Clarissa is planning a party while her doppelganger Septimus Smith is considering his death. ”He is linked to Clarissa through his anxieties about sexuality and marriage; his anguish about mortality and immortality; and his acute sensitivities to his surroundings, which have gone over the line into madness.”
Birds sing in Greek.
He is haunted by the war, in particular his memories of his friend Evans who died in the closing months of the war.
He is certainly suffering from acute shell shock. He is:”Septimus Warren Smith, aged about thirty, pale-faced, beak-nosed, wearing brown shoes and a shabby overcoat, with hazel eyes which had that look of apprehension in them which makes complete strangers apprehensive too. The world has raised its whip; where will it descend? I do wonder if there weren’t some homosexual overtones to his relationship with Evans. I like the idea because if he is a true doppelganger of Clarissa, then her thoughts and memories of Sally Seton tie in so nicely.
I would say Clarissa was smitten at first sight. ”But all that evening she could not take her eyes off Sally. It was an extraordinary beauty of the kind she most admired, dark, large-eyes, with that quality which, since she hadn’t got it herself, she always envied---a sort of abandonment, as if she could say anything, do anything;....” Sally must have been a handful because the strained relations with her family necessitated a span of time apart. There is the hope that an unruly child will act better with others than they do with their own family. A kiss shared between the two girls is remembered by Clarissa as one of the most passionate moments in her life.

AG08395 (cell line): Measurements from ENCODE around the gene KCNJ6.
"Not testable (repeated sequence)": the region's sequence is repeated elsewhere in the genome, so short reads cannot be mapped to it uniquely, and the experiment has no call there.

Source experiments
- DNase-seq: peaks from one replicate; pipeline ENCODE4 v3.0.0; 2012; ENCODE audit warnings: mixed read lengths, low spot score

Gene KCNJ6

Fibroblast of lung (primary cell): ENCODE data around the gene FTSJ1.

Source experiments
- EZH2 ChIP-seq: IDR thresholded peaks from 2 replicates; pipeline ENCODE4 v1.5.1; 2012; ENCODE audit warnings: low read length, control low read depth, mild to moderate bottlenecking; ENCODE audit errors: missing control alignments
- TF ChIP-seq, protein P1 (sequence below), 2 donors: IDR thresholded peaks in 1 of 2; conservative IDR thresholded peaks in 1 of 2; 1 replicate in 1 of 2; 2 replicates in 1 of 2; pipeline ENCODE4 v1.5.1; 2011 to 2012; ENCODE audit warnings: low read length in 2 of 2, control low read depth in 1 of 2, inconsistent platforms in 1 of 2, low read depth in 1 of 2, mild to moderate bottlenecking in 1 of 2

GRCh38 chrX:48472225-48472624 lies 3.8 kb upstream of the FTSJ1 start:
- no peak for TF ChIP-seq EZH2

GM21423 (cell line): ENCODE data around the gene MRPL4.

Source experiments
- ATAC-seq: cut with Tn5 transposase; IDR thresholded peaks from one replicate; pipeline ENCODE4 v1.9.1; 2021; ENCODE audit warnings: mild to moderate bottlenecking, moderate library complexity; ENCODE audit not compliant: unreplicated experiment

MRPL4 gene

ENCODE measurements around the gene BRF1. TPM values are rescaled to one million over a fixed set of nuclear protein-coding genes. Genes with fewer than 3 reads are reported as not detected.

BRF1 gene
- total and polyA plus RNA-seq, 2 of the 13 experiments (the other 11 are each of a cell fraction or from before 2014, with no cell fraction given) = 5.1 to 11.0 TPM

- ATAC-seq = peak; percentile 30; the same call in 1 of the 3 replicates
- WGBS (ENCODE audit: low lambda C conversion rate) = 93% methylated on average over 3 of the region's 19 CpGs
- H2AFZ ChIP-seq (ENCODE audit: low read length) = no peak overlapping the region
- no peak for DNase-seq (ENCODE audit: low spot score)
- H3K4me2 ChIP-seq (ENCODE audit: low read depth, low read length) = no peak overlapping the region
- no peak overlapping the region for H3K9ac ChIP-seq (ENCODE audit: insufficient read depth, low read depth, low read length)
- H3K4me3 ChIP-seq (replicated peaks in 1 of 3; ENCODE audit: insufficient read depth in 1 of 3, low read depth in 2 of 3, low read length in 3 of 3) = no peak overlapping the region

Sally does come to the party, now married, now Lady Rosseter with five sons. She is completely reformed and conformed to the very aspects I’m sure she found so infuriating about her family.
Clarissa also has an old flame, Peter Walsh, who is back from India just in time to attend her party. She has not seen Sally or Peter for many years so her party is infused with a certain level of warped nostalgia. Though really one gets the impression that Clarissa might have preferred leaving them both suspended in time when they were who she remembered them to be.
She...you see... jilted Peter for Richard.
Peter is still in love with her. As she analyzes her thoughts of Peter, it is certainly on a more practical level than a romantic one. She considers, without any gossamer wrapped sentimentality, what her life would have been like if she had married him.
In his pockets Peter carries a menagerie of totems. ”...his knife, his watch; his seals, his note-case, and Clarissa’s letter which he would not read again but liked to think of, and Daisy’s photograph?” The knife he pulls out whenever he is nervous and opens and closes it. This trait so annoys Clarissa. It is potentially comparable to fondling oneself into arousal. I had the impression that if he were to lose everything he owned except for those few things he carried on his person, he would be fine. If he were to lose those precious items, he would be out of sorts for quite some time and would be slow to recover from their loss.